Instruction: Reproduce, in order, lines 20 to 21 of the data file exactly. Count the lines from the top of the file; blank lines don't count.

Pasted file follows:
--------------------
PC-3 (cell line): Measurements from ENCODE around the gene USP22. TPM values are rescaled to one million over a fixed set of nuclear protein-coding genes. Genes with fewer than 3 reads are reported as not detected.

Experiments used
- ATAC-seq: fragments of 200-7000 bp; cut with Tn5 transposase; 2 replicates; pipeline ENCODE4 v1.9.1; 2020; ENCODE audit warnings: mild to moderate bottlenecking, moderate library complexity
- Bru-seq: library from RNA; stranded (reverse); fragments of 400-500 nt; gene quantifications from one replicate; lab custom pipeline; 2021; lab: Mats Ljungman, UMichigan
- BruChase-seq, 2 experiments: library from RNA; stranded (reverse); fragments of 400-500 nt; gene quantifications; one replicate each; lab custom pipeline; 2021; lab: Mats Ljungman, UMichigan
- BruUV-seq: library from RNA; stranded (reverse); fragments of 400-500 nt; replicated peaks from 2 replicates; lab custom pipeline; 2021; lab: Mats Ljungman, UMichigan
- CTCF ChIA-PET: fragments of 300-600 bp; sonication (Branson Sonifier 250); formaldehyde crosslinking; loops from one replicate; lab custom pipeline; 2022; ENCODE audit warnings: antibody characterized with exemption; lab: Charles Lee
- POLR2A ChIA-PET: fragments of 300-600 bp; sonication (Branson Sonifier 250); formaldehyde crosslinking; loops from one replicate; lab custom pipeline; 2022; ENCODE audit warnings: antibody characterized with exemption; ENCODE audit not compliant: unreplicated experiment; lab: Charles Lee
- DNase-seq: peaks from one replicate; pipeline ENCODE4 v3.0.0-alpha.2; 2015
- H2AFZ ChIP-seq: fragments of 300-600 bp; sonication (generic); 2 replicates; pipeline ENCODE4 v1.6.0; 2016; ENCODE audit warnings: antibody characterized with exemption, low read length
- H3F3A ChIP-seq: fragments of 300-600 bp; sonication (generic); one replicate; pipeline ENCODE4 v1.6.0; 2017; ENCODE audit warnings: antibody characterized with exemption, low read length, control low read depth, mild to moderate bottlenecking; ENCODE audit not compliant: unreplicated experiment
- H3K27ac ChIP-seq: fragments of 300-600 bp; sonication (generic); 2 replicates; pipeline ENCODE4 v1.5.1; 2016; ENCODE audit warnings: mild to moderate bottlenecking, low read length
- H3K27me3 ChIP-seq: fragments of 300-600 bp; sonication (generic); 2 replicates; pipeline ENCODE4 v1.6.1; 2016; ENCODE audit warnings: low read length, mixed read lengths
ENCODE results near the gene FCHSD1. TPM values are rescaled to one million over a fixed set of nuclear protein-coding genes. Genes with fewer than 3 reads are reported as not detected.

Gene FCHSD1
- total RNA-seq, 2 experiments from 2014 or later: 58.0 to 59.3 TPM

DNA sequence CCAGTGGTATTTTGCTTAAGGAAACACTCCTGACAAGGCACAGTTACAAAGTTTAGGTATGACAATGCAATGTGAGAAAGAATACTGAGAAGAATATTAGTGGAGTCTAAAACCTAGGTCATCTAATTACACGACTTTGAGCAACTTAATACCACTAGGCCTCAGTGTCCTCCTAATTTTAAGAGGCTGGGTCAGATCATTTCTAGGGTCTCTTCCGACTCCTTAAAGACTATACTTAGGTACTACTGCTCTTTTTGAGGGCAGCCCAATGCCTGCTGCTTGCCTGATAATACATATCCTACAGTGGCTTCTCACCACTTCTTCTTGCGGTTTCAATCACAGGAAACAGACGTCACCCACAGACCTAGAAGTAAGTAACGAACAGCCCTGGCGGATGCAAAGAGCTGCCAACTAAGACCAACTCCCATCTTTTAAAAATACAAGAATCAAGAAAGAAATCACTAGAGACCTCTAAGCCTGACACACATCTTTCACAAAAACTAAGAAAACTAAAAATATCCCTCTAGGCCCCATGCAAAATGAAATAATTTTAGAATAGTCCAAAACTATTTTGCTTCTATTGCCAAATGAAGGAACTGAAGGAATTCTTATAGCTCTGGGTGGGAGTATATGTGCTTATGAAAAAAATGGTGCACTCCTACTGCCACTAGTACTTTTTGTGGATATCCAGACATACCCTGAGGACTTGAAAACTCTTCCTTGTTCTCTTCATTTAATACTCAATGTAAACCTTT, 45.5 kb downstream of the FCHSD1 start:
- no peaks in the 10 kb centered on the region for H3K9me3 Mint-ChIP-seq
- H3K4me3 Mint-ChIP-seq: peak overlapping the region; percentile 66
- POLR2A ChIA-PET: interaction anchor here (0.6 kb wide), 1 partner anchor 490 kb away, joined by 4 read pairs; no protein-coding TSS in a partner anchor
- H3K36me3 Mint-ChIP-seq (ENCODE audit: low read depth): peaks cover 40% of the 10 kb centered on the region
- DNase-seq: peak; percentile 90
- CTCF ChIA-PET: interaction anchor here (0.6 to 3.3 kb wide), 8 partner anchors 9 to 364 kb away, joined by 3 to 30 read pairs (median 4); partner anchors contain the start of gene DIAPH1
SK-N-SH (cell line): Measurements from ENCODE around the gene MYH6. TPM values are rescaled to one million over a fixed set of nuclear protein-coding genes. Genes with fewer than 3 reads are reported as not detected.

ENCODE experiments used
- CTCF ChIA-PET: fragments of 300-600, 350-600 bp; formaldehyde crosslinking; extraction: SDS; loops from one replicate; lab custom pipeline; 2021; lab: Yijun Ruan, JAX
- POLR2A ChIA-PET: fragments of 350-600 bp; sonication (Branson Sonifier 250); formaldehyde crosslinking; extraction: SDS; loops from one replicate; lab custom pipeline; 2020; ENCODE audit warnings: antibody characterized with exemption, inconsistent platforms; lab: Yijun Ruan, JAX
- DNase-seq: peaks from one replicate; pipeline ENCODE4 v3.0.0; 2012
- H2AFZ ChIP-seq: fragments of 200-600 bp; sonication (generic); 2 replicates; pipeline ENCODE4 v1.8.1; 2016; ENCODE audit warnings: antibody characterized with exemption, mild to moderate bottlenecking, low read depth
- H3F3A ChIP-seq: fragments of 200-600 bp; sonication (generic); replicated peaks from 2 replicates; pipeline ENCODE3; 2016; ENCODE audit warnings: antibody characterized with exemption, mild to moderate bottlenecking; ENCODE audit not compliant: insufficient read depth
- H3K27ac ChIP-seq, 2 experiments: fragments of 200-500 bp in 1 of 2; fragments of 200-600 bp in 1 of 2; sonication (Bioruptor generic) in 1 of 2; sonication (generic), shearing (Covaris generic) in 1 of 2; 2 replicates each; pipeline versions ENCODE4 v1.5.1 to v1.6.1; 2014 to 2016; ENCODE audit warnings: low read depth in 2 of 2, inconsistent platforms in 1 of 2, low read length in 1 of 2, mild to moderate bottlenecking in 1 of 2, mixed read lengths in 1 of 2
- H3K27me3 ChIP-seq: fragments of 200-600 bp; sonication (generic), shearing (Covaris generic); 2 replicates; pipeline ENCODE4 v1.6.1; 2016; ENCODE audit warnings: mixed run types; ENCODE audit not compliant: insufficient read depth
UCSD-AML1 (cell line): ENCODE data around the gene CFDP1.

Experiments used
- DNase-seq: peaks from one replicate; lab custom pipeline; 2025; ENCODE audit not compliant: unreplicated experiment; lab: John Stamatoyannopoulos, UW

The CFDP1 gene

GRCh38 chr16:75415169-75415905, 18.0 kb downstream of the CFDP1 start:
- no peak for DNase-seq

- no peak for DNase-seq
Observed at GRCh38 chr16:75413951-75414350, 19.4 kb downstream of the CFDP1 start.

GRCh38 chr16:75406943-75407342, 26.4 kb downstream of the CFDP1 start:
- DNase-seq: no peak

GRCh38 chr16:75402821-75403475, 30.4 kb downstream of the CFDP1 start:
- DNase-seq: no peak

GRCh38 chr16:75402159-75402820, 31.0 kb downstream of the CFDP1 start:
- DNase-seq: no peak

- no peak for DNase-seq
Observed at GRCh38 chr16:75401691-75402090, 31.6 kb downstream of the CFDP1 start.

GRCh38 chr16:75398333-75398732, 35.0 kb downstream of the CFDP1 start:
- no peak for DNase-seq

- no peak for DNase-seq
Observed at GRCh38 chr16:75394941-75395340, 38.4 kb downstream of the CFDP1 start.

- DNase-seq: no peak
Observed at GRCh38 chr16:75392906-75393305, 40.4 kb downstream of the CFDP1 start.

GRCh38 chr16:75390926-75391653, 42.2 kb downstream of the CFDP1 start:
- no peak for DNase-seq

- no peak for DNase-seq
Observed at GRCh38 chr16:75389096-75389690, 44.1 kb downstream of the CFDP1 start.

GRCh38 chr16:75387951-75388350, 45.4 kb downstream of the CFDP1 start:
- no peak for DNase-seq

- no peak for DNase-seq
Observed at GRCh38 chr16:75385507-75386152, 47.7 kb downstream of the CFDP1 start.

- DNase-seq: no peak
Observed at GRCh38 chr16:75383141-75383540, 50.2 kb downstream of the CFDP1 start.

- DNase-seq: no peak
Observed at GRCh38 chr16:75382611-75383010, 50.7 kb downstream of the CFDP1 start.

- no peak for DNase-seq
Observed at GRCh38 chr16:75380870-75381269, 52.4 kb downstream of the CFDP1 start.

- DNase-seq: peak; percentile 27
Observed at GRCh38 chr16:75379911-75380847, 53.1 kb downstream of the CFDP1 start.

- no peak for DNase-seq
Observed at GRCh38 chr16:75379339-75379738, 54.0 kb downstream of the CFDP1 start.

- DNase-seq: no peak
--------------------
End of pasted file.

- POLR2A ChIA-PET: interaction anchor here (0.6 kb wide), 1 partner anchor 490 kb away, joined by 4 read pairs; no protein-coding TSS in a partner anchor
- H3K36me3 Mint-ChIP-seq (ENCODE audit: low read depth): peaks cover 40% of the 10 kb centered on the region